Pablo Picasso’s Les Femmes d’Alger (Women of Algiers) has become the most expensive painting to sell at auction after fetching $160 million at Christie’s in New York on May 11.
Eleven minutes of prolonged bidding from telephone buyers preceded the final sale – for much more than its pre-sale estimate of $140 million.
Once the bidding reached $120 million, the Picasso was pursued by five clients on telephones, often in agonizingly slow, $1 million increments, before finally being sold to a buyer represented by Brett Gorvy, Christie’s international head of contemporary art.
The final price was $179.3 million including commission of just over 12%.
The previous all-time auction high, also at Christie’s, had been the $142.4 million paid by Elaine Wynn, co-founder of the Wynn casino empire, for Francis Bacon’s Three Studies of Lucian Freud in November 2013.
Les Femmes d’Alger (Version ‘O’) is the most opulent and imposing of a series of paintings that Pablo Picasso produced from 1954 to 1955 in response to Eugène Delacroix’s 1834 Orientalist masterpiece, Women of Algiers. It had last been on the market in November 1997, when it sold for $31.9 million at a Christie’s auction of works owned by the American collectors, Victor and Sally Ganz. It was bought at that auction by a Saudi collector and kept in a house in London, said two dealers with knowledge of the matter, who declined to be named because of concerns over confidentiality.
The sale also featured Alberto Giacometti’s life-size sculpture Pointing Man, which set its own record.
The Swiss-born sculptor is renowned for his hauntingly emaciated figures made in postwar Paris when Europe was in the grip of Existentialist angst. He became one of the art market’s ultimate trophy names in February 2010 after the billionaire Lily Safra paid $103.4 million for the 1961 bronze, Walking Man I, at a Sotheby’s auction in London.
Pointing Man is now the most expensive sculpture sold at auction, after going for $141.3 million. Both buyers chose to remain anonymous.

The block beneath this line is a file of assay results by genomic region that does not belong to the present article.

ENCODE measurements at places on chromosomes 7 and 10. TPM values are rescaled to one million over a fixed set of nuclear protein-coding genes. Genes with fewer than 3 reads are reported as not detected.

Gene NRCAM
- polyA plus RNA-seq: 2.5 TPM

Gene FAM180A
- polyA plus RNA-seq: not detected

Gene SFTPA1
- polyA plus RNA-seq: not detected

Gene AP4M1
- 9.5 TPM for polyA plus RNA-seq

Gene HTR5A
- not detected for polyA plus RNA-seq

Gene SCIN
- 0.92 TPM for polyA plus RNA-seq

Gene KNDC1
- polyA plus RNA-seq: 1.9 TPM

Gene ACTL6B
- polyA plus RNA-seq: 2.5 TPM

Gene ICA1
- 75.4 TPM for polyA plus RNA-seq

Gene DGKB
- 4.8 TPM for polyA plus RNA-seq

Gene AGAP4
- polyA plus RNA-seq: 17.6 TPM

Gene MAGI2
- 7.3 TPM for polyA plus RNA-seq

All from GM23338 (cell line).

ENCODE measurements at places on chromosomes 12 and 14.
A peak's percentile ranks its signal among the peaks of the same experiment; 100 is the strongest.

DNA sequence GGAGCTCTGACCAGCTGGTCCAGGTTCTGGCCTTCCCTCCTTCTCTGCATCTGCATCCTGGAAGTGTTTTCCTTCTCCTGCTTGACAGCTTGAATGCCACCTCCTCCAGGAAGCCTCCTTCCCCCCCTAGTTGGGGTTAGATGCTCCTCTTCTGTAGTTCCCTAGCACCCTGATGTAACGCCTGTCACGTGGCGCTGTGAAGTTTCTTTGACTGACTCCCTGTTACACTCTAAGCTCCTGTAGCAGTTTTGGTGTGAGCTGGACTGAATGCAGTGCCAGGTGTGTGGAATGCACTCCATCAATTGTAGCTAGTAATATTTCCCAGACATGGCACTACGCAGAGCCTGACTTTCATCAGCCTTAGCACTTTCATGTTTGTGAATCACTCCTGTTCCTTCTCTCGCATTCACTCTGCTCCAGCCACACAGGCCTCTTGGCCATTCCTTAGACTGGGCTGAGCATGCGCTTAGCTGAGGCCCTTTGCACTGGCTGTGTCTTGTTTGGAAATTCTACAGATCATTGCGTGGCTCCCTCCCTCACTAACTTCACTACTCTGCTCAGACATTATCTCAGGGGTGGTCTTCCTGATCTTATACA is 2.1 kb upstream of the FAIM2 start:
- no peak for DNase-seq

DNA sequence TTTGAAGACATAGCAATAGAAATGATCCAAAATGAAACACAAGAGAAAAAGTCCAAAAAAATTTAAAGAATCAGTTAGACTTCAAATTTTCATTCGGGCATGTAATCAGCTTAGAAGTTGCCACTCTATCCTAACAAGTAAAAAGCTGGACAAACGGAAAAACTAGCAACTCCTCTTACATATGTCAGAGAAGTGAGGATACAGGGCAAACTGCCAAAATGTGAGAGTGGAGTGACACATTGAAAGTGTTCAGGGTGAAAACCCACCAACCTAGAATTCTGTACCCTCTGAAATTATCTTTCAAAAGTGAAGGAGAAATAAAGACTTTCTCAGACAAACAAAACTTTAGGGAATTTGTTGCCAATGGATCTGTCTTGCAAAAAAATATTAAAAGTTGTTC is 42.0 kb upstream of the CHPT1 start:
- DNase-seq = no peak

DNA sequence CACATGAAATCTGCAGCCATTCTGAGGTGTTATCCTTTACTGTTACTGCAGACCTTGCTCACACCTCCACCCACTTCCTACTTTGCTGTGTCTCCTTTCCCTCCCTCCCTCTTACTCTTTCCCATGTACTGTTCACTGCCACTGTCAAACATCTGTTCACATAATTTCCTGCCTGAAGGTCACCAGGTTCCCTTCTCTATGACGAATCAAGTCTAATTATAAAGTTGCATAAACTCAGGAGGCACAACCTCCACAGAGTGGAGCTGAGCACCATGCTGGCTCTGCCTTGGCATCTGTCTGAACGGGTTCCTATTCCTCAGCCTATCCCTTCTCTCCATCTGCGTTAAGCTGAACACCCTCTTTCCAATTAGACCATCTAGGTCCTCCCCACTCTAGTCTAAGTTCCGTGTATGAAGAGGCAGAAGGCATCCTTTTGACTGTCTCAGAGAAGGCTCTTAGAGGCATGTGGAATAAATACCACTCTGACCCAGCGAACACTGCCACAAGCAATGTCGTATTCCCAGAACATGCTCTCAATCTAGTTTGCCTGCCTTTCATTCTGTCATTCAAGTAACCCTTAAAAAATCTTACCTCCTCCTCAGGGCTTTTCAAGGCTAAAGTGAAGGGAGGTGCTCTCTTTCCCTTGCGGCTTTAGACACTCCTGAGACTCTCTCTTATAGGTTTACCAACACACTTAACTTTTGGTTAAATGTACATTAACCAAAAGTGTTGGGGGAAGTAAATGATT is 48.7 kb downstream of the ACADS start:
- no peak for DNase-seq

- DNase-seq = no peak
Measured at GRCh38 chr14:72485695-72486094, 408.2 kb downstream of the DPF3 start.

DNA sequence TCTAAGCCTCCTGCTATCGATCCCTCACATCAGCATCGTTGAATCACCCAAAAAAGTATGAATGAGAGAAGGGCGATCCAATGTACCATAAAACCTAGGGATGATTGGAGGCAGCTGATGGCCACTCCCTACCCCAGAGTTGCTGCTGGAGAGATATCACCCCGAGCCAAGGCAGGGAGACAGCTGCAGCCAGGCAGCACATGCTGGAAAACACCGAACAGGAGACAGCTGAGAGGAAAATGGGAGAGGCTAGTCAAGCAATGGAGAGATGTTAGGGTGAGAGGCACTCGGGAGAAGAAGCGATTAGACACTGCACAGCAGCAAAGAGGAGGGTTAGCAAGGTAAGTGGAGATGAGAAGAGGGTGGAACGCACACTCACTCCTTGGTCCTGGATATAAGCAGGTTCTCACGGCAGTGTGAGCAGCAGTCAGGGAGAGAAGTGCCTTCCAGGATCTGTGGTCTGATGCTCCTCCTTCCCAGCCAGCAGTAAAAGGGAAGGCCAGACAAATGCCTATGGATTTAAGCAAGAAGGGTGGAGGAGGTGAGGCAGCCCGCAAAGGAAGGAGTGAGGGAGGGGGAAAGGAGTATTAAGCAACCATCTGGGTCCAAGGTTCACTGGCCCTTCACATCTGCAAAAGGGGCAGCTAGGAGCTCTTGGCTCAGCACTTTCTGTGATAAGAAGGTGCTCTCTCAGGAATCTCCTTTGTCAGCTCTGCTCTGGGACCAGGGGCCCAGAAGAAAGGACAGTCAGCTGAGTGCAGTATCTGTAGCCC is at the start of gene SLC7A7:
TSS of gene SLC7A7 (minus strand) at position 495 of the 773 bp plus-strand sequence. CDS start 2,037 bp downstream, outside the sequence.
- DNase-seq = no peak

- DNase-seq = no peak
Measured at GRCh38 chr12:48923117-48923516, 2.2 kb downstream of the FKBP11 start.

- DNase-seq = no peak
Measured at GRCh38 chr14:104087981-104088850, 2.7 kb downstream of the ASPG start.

A hidden portrait has been found by scientists beneath the brush strokes of The Blue Room, a 1901 Picasso artwork.
Art experts and conservators at The Phillips Collection in Washington used infrared technology on the masterpiece, revealing a bow-tied man with his face resting on his hand.
Pablo Picasso created both works in Paris during his famous blue period.
Acknowledged as one of the 20th Century’s greatest artists, Pablo Picasso focused on monochromatic paintings in shades of blue and blue-green during his blue period from 1900 to 1904.
A hidden portrait has been found by scientists beneath Picasso’s painting The Blue Room
The Blue Room has been the subject of exploration since 2008 by experts from the Phillips Collection, National Gallery of Art, Cornell University and Delaware’s Winterthur Museum.
Improved infrared imagery allowed them to see a man wearing a jacket and bow tie, resting his bearded face on his hand with three rings on his fingers.
Technical analysis confirmed the hidden portrait was likely to have been painted just before The Blue Room.
Curator Susan Behrends Frank told press agency AP: “When he [Pablo Picasso] had an idea, you know, he just had to get it down and realize it,” explaining that the artist had quickly painted over another completed picture when the inspiration took him.
“He could not afford to acquire new canvasses every time he had an idea that he wanted to pursue. He worked sometimes on cardboard because canvas was so much more expensive.”
The Blue Room has been part of the Phillips Collection since 1927.
Conservators suspected back in 1954 it may have had another painting below its surface, as brushstrokes did not match the composition of a woman bathing in Pablo Picasso’s studio.